JS9,
I can forgive some of their lack of detailed thinking because they clearly lack the resources of the government to be able to analyse and cost specific plans.

But on the other hand, they are clearly attempting to go the populist vote buying route for this election, hoping they can win first, then work out how to actually deliver on anything after the election. It doesn’t bode well.

HiddenDragon8:00 pm 15 Sep 20

Not sure that a $100 rego cut is the best way to spend $25m p.a., but this really is a bit rich –

“…just like they need to explain how they will spend more money, without cutting services or growing government debt.”

We don’t have balanced budget legislation in the ACT, and there is no reason to believe that the budget deficits projected by the current government (just like all the deficits they have had in previous years) are Goldilocks-fashion – just right – so the idea that any departure from those figures is reckless and requires detailed explanation and justification is spin, coming as it does from people who are fond of pointing out (when it suits) that “borrowing has never been cheaper”.

Just because they’re hypocrites, doesn’t mean they’re wrong though.

The Liberals are running on a platform of lower costs of living and better economic management so they should outline how they are going to pay for these promises seeing as they are so critical of the current government for the exact same thing.

The concern HD is that a lot of these announcements are actually cutting into the revenue base of the territory – the freeze on rates, the reduction here, talk at times of payroll tax abolishment (That seems to have gone quiet so maybe on the back burner now).

While its clear we can’t borrow forever in a day as we seem to be now under labour, equally the plan shouldn’t just be to buy votes by giving away significant elements that provide significant revenue to government. The Territory has a relatively limited tax base compared to other jurisdictions – and eventually, there is going to have be substantials cuts to something to offset this.

Its no different to the C/W level, with Morrison by all reports planning to bring forward tax cuts earlier than planned. It has a huge budget deficit too that is not under control, yet they want to cut revenue in…. it doesn’t really compute.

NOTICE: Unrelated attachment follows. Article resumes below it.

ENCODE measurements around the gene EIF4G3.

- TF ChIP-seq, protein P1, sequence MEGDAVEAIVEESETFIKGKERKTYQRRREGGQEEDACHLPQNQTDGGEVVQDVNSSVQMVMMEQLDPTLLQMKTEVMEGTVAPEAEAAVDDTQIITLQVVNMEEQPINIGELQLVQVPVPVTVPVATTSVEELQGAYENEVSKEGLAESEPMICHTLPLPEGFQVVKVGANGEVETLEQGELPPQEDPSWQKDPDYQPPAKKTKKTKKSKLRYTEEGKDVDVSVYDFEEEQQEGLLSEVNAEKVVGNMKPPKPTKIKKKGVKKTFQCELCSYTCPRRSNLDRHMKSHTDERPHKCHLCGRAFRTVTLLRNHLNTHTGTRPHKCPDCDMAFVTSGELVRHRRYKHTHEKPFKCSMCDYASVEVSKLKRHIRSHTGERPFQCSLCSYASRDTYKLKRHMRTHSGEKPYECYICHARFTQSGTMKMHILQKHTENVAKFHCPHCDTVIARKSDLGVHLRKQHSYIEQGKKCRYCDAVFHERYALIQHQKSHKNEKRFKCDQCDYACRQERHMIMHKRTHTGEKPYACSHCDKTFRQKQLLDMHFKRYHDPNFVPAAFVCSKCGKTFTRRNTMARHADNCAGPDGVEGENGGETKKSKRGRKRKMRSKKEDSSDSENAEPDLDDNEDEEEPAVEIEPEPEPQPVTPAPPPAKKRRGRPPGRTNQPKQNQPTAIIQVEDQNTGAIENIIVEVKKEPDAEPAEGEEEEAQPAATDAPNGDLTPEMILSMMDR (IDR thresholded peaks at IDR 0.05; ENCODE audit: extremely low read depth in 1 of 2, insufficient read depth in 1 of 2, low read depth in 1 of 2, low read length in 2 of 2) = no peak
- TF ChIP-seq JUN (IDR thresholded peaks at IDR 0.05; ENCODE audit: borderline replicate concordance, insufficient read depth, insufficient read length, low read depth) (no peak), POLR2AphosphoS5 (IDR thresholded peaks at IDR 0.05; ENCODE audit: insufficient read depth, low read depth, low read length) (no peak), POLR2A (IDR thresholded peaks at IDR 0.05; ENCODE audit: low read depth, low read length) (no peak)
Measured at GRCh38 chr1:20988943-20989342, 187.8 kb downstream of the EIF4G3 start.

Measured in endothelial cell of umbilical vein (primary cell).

If the liberals had demonstrated a broader plan beyond ‘growing the pie’ as to how they will offset these impacts, then their plan might have credibility. But yet again, it appears they truly have no idea, or are hiding what they plan to cut. And its been demonstrated on multiple occasions, such an approach is unlikely to win over those voters it needs to in the Territory for them to form government.

Ahhh, the usual Labor shills singing the same “How will they pay for it?” song, and their backup shills answering the predictable “Cuts to jobs and services!”.

Maybe they will pay for it by being fiscally responsible and not wasting millions of dollars every year on things like gay roundabouts and crossing signals. Imagine that. Reducing the cost of living by not wasting money on nonsense. Ungeard of in the ACT, I know…

While I have no particular like or dislike for the items you speak of, in the scheme of a multi billion dollar budget, they aren’t even a rounding error.

The liberals already have promises out there giving away 200m+ in revenue over the next few years. Its not small biscuits, and there is zero evidence of how they intend to offset said reductions bar ‘we’ll make the pie bigger’….. neoliberal dribble in short.

I don’t know what is unreasonable in asking how they intend to fund their promises, or make up for given up revenue…

Again, a little fiscal responsibility rather than wasting money on virtue signalling and a multi billion dollar train set that is nothing but a money pit will more than make up for 200mil. The two examples of money wastage were simply examples.

Ssek,
Can you explain what areas you see for some “fiscal responsibility”?

The Liberals are saying they are supportive of light rail, so you can’t use that one despite my agreeance that the next stages are not viable currently.

Just like the Liberals statements, your claims need to be backed up with more specifics rather than vague claims of somehow being able to deliver more for less.

The only person making a claim of delivering more for less has been you. I’m pointing out that not wasting money will more than pay for fee reductions and rate freezes. Not once have I said anything about delivering additional services.

Ssek,
Except you can’t tell us where you think you would find this “wasted” money.

Read my comment above, the vast majority of the government budget goes to delivering core services.

So your claims about waste are just motherhood statements without some actual detail.

You would either have to cut services or somehow make them more efficient to find this additional money to pay for the promises being made.

The whole problem is there’s not an iota of information about how this would be achieved.

Which is what people are calling the Liberals and yourself out for.

So please sir, some detail.